Minister praises coordinated approach of Mātaatua iwi on Covid-19

7:58 pm on 7 December 2021

Associate Health Minister Peeni Henare says he feels encouraged by the leaders of nine Mātaatua iwi agreeing to act as one voice in the fight against Covid-19.

Associate Health Minister Peeni Henare receives his booster shot of the Pfizer vaccine from Tūwharetoa Ki Kawerau Hauora nurse Puaawai Te Pou.

Associate Health Minister Peeni Henare receives his booster shot of the Pfizer vaccine from Tūwharetoa Ki Kawerau Hauora nurse Puaawai Te Pou. Photo: LDR / Diane McCarthy

At a meeting of the Confederated Tribes of Mātaatua at Te Mānuka Tūtahi Marae two weeks ago, convened by Sir Hirini Moko Mead, chairmen of nine Mātaatua iwi affirmed they would act as one voice on protection of their iwi and communities from the Covid-19 pandemic.

In a communique published last week, the confederated tribes strongly condemned any individual or group that spread misinformation about the effectiveness of vaccines.

Henare was in Kawerau on Monday, meeting with Tūwharetoa ki Kawerau Hauora, Kawerau District Council and other groups combining to promote vaccinations in the district.

While there he received his booster shot of the Pfizer vaccine. He is one of more than 455,000 people who are either eligible or will be eligible to receive the booster by the end of this year.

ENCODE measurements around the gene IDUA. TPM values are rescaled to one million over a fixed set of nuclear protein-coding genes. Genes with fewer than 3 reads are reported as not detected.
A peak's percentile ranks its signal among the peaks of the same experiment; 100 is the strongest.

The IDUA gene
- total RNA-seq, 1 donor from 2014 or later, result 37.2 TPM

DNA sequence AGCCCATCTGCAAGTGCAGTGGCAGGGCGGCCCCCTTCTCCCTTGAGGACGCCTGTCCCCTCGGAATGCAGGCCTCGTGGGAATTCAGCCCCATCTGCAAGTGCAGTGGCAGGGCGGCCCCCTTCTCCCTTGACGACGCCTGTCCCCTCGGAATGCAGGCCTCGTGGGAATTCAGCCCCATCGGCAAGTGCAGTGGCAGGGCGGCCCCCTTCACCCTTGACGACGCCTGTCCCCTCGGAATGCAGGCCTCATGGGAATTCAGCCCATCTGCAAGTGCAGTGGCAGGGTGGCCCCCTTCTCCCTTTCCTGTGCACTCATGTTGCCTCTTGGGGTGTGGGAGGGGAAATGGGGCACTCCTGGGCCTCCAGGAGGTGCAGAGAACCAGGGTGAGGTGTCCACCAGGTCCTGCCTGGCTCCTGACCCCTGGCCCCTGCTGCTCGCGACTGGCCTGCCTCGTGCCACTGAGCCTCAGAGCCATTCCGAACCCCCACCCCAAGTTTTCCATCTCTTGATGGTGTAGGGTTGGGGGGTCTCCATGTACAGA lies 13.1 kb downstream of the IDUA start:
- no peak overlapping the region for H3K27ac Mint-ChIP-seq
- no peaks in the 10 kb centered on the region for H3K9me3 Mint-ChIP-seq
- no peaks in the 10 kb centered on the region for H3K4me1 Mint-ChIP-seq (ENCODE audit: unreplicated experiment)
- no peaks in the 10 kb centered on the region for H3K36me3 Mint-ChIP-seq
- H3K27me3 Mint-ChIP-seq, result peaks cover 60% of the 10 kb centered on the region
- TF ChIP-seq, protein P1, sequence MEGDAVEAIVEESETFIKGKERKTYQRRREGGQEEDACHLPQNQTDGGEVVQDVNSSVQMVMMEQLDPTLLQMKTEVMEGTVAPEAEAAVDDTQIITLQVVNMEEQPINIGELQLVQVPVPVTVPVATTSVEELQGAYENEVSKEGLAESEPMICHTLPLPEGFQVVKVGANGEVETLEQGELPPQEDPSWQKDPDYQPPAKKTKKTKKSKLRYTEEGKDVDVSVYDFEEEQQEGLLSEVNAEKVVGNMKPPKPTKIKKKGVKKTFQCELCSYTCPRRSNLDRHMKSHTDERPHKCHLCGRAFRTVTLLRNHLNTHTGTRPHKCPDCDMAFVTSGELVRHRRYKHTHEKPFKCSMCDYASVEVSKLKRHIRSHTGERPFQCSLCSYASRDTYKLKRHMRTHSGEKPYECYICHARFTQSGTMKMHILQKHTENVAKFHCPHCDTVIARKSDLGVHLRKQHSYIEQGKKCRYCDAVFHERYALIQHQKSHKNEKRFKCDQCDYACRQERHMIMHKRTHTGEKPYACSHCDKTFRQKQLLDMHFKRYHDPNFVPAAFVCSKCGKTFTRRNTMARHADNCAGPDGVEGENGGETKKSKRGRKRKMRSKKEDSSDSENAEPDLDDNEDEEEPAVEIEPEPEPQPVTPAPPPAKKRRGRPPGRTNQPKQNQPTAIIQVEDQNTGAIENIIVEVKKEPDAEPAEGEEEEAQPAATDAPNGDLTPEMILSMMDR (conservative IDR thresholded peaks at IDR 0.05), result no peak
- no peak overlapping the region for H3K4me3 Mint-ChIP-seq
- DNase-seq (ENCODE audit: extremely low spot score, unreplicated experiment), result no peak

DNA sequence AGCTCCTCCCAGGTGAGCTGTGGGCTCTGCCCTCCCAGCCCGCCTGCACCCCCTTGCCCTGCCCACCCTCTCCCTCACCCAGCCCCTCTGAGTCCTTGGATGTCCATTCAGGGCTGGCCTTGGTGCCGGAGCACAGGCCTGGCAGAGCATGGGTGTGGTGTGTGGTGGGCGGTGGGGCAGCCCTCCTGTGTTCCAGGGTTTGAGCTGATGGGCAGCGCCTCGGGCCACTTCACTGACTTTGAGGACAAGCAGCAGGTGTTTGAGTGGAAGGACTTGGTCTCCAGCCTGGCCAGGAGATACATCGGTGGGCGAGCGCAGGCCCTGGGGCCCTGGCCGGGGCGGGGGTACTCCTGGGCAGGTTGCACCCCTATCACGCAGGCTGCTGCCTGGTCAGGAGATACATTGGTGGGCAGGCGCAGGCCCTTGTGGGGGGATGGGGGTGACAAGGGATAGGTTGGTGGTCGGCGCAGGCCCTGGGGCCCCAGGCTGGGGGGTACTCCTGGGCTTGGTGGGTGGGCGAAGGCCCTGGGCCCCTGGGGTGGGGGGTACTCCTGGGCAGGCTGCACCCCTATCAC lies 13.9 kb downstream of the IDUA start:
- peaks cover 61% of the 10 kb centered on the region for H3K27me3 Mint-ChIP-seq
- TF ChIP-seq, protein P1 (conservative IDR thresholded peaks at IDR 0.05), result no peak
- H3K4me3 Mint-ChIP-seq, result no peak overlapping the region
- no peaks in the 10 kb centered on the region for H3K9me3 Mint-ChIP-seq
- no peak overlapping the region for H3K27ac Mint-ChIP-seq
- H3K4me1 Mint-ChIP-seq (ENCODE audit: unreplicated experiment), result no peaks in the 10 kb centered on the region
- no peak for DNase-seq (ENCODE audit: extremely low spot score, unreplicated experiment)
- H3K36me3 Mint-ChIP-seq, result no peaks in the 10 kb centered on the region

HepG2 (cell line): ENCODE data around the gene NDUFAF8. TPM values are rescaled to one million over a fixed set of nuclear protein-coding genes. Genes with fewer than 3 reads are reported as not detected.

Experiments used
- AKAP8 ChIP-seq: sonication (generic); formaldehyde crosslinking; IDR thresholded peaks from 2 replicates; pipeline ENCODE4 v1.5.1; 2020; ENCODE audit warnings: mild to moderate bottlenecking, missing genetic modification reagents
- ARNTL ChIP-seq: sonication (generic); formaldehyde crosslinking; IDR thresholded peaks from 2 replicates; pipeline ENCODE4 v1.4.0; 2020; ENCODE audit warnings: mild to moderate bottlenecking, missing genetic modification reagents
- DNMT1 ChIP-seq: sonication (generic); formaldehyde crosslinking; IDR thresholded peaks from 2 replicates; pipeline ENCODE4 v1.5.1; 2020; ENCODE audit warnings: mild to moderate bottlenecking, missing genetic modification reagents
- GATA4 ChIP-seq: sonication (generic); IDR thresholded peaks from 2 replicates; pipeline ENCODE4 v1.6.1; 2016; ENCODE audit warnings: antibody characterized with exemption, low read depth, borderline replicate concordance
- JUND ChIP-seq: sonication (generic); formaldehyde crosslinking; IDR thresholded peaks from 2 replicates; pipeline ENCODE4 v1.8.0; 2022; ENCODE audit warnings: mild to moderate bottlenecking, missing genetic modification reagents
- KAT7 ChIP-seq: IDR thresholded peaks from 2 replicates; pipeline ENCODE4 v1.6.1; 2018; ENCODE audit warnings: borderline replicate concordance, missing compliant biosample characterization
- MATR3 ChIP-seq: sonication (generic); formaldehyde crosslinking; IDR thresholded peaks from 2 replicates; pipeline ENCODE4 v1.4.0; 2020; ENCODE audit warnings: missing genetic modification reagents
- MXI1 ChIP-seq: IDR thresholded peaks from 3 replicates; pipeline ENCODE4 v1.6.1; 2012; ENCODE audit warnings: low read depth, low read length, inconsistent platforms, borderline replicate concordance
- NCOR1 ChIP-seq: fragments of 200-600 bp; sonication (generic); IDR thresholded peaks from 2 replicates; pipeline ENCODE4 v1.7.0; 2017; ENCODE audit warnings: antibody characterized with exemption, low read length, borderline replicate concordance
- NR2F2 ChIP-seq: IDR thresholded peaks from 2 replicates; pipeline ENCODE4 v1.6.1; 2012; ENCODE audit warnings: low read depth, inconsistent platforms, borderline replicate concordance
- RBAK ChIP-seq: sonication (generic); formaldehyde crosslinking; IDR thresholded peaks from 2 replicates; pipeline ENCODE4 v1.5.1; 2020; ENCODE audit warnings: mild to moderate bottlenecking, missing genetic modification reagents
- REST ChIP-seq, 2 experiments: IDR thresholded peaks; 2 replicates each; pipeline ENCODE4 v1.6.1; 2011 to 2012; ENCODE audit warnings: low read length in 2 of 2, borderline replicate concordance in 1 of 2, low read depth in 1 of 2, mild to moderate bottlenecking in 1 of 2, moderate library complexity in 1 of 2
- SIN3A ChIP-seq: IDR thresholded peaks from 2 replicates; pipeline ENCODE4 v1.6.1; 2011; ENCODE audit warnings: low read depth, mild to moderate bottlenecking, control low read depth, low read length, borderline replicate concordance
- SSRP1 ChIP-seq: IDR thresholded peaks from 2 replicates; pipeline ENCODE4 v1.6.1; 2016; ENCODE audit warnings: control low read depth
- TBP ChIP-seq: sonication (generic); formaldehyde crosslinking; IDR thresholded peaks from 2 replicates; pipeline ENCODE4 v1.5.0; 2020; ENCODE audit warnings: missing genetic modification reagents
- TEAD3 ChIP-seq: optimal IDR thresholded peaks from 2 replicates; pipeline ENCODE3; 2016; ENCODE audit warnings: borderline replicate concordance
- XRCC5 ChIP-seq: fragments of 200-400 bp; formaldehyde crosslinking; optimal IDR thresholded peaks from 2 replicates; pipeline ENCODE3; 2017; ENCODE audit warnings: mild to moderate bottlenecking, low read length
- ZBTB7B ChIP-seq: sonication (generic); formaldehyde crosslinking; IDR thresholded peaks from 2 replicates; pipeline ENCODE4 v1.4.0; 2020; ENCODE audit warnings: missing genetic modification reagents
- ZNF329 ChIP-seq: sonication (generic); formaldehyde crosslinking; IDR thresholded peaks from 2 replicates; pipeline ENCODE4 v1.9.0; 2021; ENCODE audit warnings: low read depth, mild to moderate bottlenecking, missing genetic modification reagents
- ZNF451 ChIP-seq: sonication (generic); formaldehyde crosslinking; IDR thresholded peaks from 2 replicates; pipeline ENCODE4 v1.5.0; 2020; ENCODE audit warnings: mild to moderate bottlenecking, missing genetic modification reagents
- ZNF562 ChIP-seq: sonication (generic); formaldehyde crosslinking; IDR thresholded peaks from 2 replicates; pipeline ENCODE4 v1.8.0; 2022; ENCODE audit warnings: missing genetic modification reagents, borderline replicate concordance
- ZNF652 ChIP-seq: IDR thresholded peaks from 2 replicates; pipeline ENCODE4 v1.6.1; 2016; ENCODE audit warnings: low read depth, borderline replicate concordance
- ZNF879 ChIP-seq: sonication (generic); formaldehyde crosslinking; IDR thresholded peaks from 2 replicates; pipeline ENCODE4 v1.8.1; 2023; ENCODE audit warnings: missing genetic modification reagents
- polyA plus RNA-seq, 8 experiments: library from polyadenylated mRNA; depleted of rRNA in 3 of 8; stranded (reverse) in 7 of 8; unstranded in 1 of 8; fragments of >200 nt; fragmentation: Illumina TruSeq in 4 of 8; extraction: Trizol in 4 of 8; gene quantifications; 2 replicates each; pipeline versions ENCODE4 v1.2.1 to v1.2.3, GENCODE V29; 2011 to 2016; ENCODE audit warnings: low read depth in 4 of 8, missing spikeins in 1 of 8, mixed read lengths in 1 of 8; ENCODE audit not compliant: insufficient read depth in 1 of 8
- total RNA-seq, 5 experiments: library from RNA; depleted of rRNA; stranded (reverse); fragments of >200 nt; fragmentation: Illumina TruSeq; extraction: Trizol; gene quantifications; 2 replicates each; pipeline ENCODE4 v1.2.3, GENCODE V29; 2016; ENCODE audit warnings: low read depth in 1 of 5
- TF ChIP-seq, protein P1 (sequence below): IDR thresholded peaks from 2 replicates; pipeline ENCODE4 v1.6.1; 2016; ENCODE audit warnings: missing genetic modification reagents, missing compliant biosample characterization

Henare, who is MP for Tāmaki Makaurau and Minister of Defence, has been spending weeks on the road visiting towns with low vaccination rates, making sure health providers have all of the support they need to roll out vaccines.

"It's to make sure all the ingredients are available on the ground. That's the first job. The second one is to make sure that they are co-ordinated in a way that sees us all striving for the same goal, and finally, of course, is execution.

"As I've gone around the country, some places have a mixture of all the ingredients and no coordination and others, the other way around. It's important to make sure we get out and we can offer them as much support as possible. Sometimes it's resources and at other times it's leadership."

Henare said a coordinated effort among iwi was an important factor in getting vaccination rates up.

"I've met with all the tribes across Mātaatua as well as Te Arawa. What we know is although someone might be Ngāti Awa, they might live over in Tauranga or they might live here in Kawerau, which is why we've had to get coordinated. It couldn't simply be one iwi trying to do everything, which is why I'm encouraged by the fact that they have come together.

"Three weeks ago, I came through here. From what I witnessed, there was lots of willingness but not too much coordination but you'll see rates have risen over the past few weeks; they're getting it right. When I came here last time, I met with Te Puna Ora o Mataatua and they had challenges around mobile clinics amongst other things and now I know those ingredients are in place and they are able to get to those far reaches."

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